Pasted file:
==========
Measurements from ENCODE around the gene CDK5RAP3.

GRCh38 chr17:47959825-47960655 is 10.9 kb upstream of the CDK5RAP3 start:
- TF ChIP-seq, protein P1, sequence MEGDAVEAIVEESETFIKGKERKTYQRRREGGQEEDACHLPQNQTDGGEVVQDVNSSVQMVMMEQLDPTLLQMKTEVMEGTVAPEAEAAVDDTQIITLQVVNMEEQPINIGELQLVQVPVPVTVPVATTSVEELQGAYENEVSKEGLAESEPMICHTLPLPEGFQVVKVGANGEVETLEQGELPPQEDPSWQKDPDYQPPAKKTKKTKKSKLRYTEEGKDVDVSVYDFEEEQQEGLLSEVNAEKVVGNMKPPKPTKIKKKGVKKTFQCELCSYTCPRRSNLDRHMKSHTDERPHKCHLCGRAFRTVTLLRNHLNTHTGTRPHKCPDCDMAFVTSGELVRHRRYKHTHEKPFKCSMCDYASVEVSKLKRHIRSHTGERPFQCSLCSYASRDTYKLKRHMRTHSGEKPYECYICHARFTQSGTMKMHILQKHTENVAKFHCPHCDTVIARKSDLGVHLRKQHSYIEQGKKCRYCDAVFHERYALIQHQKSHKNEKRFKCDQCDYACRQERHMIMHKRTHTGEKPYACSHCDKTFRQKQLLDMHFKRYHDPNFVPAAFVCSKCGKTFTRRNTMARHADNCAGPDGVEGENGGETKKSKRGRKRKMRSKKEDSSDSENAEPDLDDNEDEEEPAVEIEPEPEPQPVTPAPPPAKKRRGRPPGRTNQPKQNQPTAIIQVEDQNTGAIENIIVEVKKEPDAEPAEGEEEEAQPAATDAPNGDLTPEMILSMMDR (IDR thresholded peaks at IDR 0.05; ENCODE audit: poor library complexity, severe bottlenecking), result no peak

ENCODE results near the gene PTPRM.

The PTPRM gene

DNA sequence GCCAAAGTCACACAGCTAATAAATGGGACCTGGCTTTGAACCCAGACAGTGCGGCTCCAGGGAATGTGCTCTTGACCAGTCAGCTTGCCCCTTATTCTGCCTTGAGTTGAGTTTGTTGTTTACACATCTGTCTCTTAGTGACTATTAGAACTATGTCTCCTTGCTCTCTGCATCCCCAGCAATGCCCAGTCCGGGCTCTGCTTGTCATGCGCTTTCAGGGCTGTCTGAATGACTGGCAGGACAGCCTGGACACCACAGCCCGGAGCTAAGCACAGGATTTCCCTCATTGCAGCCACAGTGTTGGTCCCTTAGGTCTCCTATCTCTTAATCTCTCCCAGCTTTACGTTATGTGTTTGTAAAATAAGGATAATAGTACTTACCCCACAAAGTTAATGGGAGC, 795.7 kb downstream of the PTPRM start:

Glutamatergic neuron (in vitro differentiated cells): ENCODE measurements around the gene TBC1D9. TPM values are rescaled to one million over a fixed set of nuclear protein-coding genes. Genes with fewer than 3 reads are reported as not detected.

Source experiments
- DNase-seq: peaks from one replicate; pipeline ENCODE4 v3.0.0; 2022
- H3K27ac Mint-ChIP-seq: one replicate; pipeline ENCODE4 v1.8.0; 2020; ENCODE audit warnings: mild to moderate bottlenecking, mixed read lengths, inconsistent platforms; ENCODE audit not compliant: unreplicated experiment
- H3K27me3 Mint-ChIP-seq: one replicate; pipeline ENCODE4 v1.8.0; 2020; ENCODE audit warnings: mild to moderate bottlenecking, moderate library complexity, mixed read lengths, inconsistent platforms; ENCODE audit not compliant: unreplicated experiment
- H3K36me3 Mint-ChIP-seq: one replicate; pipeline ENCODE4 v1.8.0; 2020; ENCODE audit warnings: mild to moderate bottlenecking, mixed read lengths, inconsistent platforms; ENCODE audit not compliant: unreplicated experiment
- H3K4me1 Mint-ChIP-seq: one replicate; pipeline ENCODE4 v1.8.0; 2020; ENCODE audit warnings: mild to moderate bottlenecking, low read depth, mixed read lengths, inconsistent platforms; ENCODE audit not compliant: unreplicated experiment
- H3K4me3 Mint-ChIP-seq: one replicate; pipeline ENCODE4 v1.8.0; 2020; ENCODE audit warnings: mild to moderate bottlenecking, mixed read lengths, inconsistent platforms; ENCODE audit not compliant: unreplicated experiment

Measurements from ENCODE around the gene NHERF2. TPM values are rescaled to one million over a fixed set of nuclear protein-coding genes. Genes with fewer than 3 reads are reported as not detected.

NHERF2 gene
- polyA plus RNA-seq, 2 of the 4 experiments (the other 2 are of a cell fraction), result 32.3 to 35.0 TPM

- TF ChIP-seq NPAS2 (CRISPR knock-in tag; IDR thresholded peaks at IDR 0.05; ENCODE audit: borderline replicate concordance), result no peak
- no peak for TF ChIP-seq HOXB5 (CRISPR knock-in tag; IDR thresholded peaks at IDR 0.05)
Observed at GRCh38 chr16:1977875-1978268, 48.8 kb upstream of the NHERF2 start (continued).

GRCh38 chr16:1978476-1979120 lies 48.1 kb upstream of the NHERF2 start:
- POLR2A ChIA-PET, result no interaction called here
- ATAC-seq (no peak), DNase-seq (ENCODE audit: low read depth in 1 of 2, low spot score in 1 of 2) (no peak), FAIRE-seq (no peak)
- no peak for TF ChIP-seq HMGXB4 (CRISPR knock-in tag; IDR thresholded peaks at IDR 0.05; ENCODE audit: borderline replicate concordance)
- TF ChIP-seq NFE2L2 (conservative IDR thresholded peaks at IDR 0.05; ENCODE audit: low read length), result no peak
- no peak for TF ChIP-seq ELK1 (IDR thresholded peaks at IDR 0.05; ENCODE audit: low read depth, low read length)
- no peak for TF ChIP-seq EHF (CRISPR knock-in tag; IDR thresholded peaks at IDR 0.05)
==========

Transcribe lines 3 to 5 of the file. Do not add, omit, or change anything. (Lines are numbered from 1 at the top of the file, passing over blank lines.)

- TF ChIP-seq, protein P1, sequence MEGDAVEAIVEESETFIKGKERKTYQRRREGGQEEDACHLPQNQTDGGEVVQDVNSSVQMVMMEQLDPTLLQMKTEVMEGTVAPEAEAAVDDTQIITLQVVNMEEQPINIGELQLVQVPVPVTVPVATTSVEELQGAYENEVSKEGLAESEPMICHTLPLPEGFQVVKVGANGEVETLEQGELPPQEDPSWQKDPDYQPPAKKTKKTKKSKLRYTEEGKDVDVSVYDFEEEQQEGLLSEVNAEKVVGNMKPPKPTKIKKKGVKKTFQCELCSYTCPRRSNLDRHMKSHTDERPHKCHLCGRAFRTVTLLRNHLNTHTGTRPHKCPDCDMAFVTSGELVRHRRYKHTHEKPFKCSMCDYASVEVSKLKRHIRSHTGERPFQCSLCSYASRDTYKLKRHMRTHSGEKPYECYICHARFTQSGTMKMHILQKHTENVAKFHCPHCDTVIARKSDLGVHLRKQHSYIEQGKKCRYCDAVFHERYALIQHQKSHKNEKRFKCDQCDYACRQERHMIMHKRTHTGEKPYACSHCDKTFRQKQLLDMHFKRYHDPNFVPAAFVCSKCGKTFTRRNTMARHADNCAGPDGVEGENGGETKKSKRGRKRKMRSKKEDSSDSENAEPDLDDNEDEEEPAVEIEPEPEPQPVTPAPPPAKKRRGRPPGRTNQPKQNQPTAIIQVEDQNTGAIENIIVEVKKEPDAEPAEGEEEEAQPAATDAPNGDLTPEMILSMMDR (IDR thresholded peaks at IDR 0.05; ENCODE audit: poor library complexity, severe bottlenecking), result no peak

ENCODE results near the gene PTPRM.

The PTPRM gene